There are about 11 clinical studies being (or have been) conducted in American Samoa. The country of the clinical trial is determined by the location of where the clinical research is being studied. Most studies are often held in multiple locations & countries.
This is a blinded and placebo-controlled study of topical testosterone replacement therapy (TRT) in symptomatic hypogonadal men with increased risk for cardiovascular (CV) disease.
The objectives of Sub-Study 1 are to evaluate the efficacy, safety, and pharmacokinetics of risankizumab as induction treatment in subjects with moderately to severely active ulcerative colitis (UC), and to identify the appropriate induction dose of risankizumab for further evaluation in Sub-Study 2. The objective of Sub-Study 2 is to evaluate the efficacy and safety of risankizumab compared to placebo in inducing clinical remission in subjects with moderately to severely active UC.
The objective of this study is to evaluate the efficacy and safety of upadacitinib compared to placebo as induction therapy in participants with moderately and severely active Crohn's disease (CD).
The objective of this study is to evaluate the efficacy and safety of upadacitinib compared to placebo as induction therapy in subjects with moderately and severely active Crohn's disease (CD).
A multicenter study to evaluate the efficacy and safety of maintenance and long-term treatment administration of upadacitinib, an orally administered Janus kinase 1 inhibitor, in adult participants with Crohn's Disease.
The objective of this study is to evaluate safety and efficacy of elagolix in the management of moderate to severe endometriosis-associated pain in adult premenopausal female subjects including the safety and efficacy of elagolix in combination with concomitant hormonal add-back therapy.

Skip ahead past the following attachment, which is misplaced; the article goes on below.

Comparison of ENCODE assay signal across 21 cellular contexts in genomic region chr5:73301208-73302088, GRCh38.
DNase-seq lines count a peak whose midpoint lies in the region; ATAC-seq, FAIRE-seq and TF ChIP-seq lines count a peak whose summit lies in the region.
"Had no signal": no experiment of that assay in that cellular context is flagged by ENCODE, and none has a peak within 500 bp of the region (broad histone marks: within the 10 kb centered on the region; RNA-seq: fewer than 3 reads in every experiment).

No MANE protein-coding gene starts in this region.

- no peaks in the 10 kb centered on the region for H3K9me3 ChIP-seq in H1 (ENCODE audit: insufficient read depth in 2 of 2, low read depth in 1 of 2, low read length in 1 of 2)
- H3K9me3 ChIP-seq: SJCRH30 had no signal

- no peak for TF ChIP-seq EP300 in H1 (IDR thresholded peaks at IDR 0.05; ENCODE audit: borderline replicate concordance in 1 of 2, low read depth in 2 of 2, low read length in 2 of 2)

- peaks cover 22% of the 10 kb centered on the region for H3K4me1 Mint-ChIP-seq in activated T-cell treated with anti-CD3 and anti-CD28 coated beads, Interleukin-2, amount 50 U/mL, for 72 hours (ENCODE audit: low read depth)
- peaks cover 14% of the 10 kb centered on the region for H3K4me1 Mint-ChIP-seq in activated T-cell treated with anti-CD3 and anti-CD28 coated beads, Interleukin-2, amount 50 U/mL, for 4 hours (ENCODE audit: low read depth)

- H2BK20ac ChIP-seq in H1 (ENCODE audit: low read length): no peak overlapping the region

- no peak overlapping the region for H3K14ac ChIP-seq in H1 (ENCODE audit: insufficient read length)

This is a rollover study to assess resistance and durability of response to ABT-493 and/or ABT-530 in subjects who have participated in Phase 2 or 3 clinical studies with these agents for the treatment of chronic HCV.
The objective of this study is to evaluate the efficacy of FST-201 compared to Ciprodex in the treatment of acute otitis externa. This study will be conducted at one site, the LBJ Tropical Medical Center, Department of Otolaryngology, in Pago Pago, American Samoa.
As type 2 diabetes prevalence increases in the United States, the burden of diabetes falls more on groups with greater barriers to care, such as language and cultural differences, and lower economic resources. Healthy People 2010 targeted diabetes as one of six diseases for the elimination of racial and ethnic health disparities. These disparities extend to the US Territory of American Samoa, where the proportion of adults >18 years with diabetes was 19.6% in 2002, compared to 6.4% of US adults. There have been no reported diabetes interventions in Samoans in the US. The overall purpose of this application is to translate recent advances in diabetes care into clinical practice for the American Samoan community by improving methods of health care delivery and methods of diabetes self management. We will conduct a randomized clinical trial to test the effectiveness of a community health worker (CHW) and primary-care coordinated intervention to provide outreach, education and support to 352 type 2 diabetes patients and their families in American Samoa. The CHW intervention will utilize evidence-based algorithms and protocols to prompt risk behavior interventions, communication with health care team, and visit schedule. The individual treatment action plans are also guided by the Precede-Proceed Model. The outcomes at a one-year follow-up will include glycosolated hemoglobin (HbA1c), cardiovascular disease risk factors, diet and exercise behaviors, and adherence to diabetes care guidelines. The study hypothesis is that diabetes patients in the CHW trial arm will have lower HbA1c levels, lower cardiovascular disease risk factor levels, increased exercise behaviors and healthy dietary intakes and greater adherence to diabetes care such as adherence to prescribed medications, keeping medical appointments for diabetes care and specialty referrals. The intervention builds upon best clinical practices for CHWs in diabetes care by translating effective strategies to American Samoans, while also extending prior CHW research, by using a model that is potentially replicable in other ethnic minority populations suffering the burden of diabetes.
The purpose of this study is to collect blood samples from SMART study participants to use in future genetic studies.